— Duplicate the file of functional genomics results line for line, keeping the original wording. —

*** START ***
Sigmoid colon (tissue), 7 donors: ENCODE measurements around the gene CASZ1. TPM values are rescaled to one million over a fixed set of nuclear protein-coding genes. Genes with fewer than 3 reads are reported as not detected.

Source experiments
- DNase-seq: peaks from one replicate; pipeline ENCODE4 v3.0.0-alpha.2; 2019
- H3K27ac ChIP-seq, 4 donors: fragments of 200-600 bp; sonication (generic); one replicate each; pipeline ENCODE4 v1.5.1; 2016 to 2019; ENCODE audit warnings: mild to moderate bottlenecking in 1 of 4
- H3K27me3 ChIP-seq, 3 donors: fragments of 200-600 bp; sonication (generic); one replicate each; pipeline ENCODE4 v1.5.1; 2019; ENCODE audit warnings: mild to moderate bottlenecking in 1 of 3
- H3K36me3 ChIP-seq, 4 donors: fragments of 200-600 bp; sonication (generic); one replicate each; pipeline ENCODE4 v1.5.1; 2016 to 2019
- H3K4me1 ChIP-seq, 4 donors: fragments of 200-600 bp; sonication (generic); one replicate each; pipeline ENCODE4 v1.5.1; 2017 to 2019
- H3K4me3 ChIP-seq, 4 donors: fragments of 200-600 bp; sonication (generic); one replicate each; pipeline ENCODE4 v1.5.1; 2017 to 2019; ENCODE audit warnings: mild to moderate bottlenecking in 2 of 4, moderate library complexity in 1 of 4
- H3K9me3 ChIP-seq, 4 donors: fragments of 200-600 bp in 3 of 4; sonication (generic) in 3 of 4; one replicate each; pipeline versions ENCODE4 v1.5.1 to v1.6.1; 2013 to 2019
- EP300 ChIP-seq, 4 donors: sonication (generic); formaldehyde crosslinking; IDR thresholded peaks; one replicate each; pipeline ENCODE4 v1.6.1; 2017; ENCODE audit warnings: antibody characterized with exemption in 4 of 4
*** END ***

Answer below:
Sigmoid colon (tissue), 7 donors: ENCODE measurements around the gene CASZ1. TPM values are rescaled to one million over a fixed set of nuclear protein-coding genes. Genes with fewer than 3 reads are reported as not detected.

Source experiments
- DNase-seq: peaks from one replicate; pipeline ENCODE4 v3.0.0-alpha.2; 2019
- H3K27ac ChIP-seq, 4 donors: fragments of 200-600 bp; sonication (generic); one replicate each; pipeline ENCODE4 v1.5.1; 2016 to 2019; ENCODE audit warnings: mild to moderate bottlenecking in 1 of 4
- H3K27me3 ChIP-seq, 3 donors: fragments of 200-600 bp; sonication (generic); one replicate each; pipeline ENCODE4 v1.5.1; 2019; ENCODE audit warnings: mild to moderate bottlenecking in 1 of 3
- H3K36me3 ChIP-seq, 4 donors: fragments of 200-600 bp; sonication (generic); one replicate each; pipeline ENCODE4 v1.5.1; 2016 to 2019
- H3K4me1 ChIP-seq, 4 donors: fragments of 200-600 bp; sonication (generic); one replicate each; pipeline ENCODE4 v1.5.1; 2017 to 2019
- H3K4me3 ChIP-seq, 4 donors: fragments of 200-600 bp; sonication (generic); one replicate each; pipeline ENCODE4 v1.5.1; 2017 to 2019; ENCODE audit warnings: mild to moderate bottlenecking in 2 of 4, moderate library complexity in 1 of 4
- H3K9me3 ChIP-seq, 4 donors: fragments of 200-600 bp in 3 of 4; sonication (generic) in 3 of 4; one replicate each; pipeline versions ENCODE4 v1.5.1 to v1.6.1; 2013 to 2019
- EP300 ChIP-seq, 4 donors: sonication (generic); formaldehyde crosslinking; IDR thresholded peaks; one replicate each; pipeline ENCODE4 v1.6.1; 2017; ENCODE audit warnings: antibody characterized with exemption in 4 of 4